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Want to Know How Bees React to a Total Solar Eclipse? Buzz Off!

Columbia, Missouri —(Map)

There have long been reports that animals behave differently during an eclipse. Now, thanks to small microphones and the help of students, scientists have learned what bees do during an eclipse: Nothing.

Photo taken north of Minatare, Nebraska at 11:49:36am on August 21, 2017.
A solar eclipse happens when the moon blocks the sun.
In many eclipses, the moon only blocks part of the sun.
But on August 21, 2017, most areas in North America had a total solar eclipse.
(Source: Zombiepedia, from Wikimedia Commons

A solar eclipse happens when the moon comes between the sun and the earth, blocking the light from the sun. In many eclipses, the moon only blocks part of the sun. But on August 21, 2017, most areas in North America had a total solar eclipse. That means that for part of the time, called the “totality”, the round part of the sun was completely covered by the moon. It was like nighttime in the middle of the day.

© Candice King
Scientists found a way to study how bees react to a total solar eclipse.
They recorded the sounds that bees made during the eclipse.
This picture of a bumblebee was taken before the eclipse.
(Source: © Candice King)

A group of scientists, led by Dr. Candace Galen of the University of Missouri, figured out a way to learn more about how bees react to a total solar eclipse. They made a plan to record the sounds that bees made in 16 different areas in Oregon, Idaho, and Missouri. They thought the sounds might tell them if the bees acted any differently during the eclipse.

The scientists worked with about 400 volunteers, including fifth grade students at several elementary schools. Together they chose 16 quiet areas where bees were likely to visit – such as gardens or areas with lots of flowers.

©Candice King
Scientists and students chose 16 areas that bees were likely to visit.
They used small microphones (top right) to record the bees.
They also placed devices to measure brightness and temperature.
(Source: © Candice King)

In each of these places, they put one or more special small microphones (which they called “USBees”) to record the sounds of the bees. They also put in devices to measure and record the brightness and temperature.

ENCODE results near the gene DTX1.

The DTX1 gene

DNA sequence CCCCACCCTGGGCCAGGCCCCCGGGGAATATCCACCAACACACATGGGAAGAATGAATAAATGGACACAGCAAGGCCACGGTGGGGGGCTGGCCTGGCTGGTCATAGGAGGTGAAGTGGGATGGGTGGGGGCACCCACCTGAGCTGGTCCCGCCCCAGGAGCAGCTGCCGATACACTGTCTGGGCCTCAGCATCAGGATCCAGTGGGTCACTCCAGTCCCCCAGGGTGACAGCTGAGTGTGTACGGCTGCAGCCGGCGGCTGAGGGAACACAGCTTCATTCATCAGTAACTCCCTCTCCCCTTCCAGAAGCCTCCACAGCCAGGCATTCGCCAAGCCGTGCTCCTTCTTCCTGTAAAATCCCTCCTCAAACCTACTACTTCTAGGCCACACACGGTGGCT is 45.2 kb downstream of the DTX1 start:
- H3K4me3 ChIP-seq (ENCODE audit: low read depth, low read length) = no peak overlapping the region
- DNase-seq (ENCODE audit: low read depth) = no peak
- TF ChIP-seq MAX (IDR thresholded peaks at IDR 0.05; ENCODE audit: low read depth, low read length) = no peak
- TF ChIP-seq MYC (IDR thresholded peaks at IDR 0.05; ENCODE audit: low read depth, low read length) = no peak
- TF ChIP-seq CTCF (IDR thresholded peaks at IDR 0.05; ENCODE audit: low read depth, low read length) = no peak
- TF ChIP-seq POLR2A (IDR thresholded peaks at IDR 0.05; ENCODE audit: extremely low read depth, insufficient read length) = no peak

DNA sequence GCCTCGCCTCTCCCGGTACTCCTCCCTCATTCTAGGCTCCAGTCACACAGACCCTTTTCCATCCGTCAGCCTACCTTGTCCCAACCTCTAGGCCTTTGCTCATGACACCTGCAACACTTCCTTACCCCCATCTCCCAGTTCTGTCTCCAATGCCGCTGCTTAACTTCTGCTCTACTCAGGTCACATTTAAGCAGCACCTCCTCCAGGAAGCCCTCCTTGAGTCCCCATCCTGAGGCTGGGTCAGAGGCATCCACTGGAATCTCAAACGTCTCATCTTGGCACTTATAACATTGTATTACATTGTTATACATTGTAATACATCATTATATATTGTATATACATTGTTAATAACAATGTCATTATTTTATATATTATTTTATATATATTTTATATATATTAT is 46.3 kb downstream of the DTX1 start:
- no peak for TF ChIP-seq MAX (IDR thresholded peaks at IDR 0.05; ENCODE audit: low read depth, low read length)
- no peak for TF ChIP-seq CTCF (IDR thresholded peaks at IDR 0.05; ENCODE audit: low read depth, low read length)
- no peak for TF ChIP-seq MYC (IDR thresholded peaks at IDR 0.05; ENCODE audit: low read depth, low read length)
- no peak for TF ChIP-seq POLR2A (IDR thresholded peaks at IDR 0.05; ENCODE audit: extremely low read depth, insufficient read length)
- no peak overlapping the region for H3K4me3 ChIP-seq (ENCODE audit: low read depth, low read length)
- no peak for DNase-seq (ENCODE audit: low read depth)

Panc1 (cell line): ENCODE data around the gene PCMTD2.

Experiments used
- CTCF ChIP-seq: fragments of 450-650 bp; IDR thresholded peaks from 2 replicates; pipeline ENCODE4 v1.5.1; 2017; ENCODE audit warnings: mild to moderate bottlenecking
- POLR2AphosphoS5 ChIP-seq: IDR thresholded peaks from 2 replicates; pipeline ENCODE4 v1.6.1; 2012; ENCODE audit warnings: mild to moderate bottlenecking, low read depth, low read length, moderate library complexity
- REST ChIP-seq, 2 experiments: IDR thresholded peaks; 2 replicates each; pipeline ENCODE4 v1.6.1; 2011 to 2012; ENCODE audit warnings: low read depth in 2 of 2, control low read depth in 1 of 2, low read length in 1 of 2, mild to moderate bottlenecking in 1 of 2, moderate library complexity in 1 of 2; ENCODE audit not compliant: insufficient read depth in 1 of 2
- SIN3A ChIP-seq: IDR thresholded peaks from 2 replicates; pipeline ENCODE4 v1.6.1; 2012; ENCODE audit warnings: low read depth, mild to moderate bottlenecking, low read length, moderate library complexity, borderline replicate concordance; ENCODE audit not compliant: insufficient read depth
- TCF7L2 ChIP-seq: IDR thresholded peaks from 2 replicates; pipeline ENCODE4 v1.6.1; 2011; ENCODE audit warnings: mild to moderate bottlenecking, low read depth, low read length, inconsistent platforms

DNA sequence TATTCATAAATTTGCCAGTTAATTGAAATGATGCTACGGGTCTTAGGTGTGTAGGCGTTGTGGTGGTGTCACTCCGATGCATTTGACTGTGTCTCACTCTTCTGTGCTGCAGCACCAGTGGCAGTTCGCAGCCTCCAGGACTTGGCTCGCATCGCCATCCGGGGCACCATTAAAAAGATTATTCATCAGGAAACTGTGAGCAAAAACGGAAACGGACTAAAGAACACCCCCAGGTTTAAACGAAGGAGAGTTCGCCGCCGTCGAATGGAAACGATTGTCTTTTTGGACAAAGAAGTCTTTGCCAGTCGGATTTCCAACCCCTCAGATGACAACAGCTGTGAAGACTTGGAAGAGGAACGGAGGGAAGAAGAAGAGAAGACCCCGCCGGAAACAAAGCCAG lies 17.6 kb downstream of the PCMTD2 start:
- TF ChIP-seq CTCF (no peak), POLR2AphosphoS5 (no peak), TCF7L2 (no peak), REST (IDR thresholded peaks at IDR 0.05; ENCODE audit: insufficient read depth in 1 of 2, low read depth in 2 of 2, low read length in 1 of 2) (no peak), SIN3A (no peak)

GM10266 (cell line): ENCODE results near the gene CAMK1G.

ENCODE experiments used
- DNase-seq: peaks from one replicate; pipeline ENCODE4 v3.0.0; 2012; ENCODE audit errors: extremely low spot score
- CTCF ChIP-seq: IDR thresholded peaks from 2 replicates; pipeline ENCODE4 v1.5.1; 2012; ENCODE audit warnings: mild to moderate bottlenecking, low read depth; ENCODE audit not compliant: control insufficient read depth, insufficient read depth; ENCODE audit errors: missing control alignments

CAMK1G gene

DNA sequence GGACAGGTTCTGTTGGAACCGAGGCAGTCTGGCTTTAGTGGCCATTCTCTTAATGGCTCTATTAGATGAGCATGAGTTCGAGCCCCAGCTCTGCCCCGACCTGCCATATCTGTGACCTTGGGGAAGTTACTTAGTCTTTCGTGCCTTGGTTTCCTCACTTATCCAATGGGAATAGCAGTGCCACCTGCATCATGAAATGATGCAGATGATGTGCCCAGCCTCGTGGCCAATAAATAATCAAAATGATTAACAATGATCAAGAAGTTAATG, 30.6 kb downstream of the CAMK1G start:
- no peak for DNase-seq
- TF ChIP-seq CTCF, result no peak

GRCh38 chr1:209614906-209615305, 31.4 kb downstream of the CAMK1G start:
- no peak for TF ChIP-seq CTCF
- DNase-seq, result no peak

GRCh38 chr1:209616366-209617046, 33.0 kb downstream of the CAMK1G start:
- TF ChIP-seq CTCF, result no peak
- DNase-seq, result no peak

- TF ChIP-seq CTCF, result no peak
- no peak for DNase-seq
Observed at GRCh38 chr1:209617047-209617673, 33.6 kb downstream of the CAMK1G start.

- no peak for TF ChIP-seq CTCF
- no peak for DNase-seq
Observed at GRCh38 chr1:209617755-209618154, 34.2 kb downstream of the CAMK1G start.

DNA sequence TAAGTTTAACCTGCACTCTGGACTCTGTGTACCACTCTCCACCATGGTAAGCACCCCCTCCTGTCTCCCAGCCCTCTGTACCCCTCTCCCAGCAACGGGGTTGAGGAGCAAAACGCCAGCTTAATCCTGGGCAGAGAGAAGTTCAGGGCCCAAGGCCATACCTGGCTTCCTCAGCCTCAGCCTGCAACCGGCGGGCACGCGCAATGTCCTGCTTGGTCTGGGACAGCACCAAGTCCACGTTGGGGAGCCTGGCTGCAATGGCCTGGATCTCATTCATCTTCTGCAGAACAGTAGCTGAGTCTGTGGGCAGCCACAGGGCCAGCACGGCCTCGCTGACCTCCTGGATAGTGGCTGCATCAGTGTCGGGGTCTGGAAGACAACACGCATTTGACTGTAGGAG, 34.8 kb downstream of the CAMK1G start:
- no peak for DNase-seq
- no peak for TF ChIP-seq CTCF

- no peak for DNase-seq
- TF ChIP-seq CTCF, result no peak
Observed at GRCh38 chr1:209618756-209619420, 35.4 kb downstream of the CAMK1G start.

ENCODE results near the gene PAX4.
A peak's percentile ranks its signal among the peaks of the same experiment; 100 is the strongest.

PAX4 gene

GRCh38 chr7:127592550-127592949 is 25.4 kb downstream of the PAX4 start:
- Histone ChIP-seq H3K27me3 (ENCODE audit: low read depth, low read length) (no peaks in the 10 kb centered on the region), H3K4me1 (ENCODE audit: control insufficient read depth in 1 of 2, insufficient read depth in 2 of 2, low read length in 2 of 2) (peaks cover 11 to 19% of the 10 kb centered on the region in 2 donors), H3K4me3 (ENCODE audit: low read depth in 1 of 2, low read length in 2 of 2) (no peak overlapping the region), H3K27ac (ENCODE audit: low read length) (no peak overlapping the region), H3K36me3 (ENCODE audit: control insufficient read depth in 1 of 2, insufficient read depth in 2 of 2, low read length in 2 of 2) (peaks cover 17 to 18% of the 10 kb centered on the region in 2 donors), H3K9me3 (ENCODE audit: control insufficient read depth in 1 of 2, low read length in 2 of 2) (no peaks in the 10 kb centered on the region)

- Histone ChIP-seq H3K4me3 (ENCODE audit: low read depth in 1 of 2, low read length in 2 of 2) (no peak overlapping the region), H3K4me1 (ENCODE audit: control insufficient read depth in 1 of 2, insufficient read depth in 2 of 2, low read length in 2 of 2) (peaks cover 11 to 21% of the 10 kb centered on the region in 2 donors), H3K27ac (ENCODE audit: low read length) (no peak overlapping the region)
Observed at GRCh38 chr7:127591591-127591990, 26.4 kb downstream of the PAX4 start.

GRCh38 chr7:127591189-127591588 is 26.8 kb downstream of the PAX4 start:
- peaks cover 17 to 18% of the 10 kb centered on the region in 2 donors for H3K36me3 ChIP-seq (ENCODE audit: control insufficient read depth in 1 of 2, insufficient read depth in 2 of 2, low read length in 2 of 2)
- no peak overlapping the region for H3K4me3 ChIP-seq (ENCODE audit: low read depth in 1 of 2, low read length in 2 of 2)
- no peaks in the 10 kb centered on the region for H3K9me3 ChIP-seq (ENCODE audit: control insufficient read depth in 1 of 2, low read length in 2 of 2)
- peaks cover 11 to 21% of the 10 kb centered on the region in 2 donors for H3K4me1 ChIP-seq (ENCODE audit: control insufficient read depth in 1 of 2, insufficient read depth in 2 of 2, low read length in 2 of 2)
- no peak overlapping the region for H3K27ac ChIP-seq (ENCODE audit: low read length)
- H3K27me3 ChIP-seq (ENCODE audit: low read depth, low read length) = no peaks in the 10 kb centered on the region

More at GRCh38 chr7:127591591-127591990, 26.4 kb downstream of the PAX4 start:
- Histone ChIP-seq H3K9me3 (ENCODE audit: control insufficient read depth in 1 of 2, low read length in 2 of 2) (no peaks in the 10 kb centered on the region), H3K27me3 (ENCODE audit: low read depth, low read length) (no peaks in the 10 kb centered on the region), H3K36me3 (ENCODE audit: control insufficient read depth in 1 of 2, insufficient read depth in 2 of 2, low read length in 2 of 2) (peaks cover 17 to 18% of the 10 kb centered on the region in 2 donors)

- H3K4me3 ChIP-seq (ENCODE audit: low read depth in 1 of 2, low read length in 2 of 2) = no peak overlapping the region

After the eclipse was over, the scientists worked with the volunteers to check the recordings. They listened to the sounds the bees made before, during, and after the totality. Marci Fitzpatrick, a teacher at one of the schools that helped with the research, told the New York Times, “Counting the bee buzzes was a class effort. We all had to listen and tally up what everyone heard.”

Photo taken north of Minatare, Nebraska at 11:49:36am on August 21, 2017 - one minute before totality of eclipse.
This picture shows the light about one minute before totality.
During the totality, when it was completely dark, the buzzing simply stopped.
Only one single buzz was heard in all of the recordings.
(Source: Redditaddict69, from Wikimedia Commons.)

One part was very easy to count. During the totality, when it was completely dark, the buzzing simply stopped. Only one single buzz was heard in all of the recordings from the time when the sun was completely covered. There were different kinds of bees in the recordings, such as honeybees and bumblebees, but they all seemed to behave in the same way.

Dr. Galen said that she had expected the bee activity to go down slowly, but she didn’t expect that it would stop so suddenly. “It was like ‘lights out’ at summer camp! That surprised us,” she said.

Honey bees hovers in front of flower.
The next total solar eclipse will happen in North America in 2024.
Dr. Galen wants to find out if bees fly home when an eclipse starts.
(Source: Fir0002, from Wikimedia Commons.)

The scientists are pleased with their results, but they still want to know more. The next total solar eclipse will happen in North America on April 8, 2024. Dr. Galen has a new question that she wants to answer with her microphones during that eclipse: Do bees return to their homes as an eclipse is starting? If so, that might explain why there’s no buzzing at totality.

Columbia, Missouri


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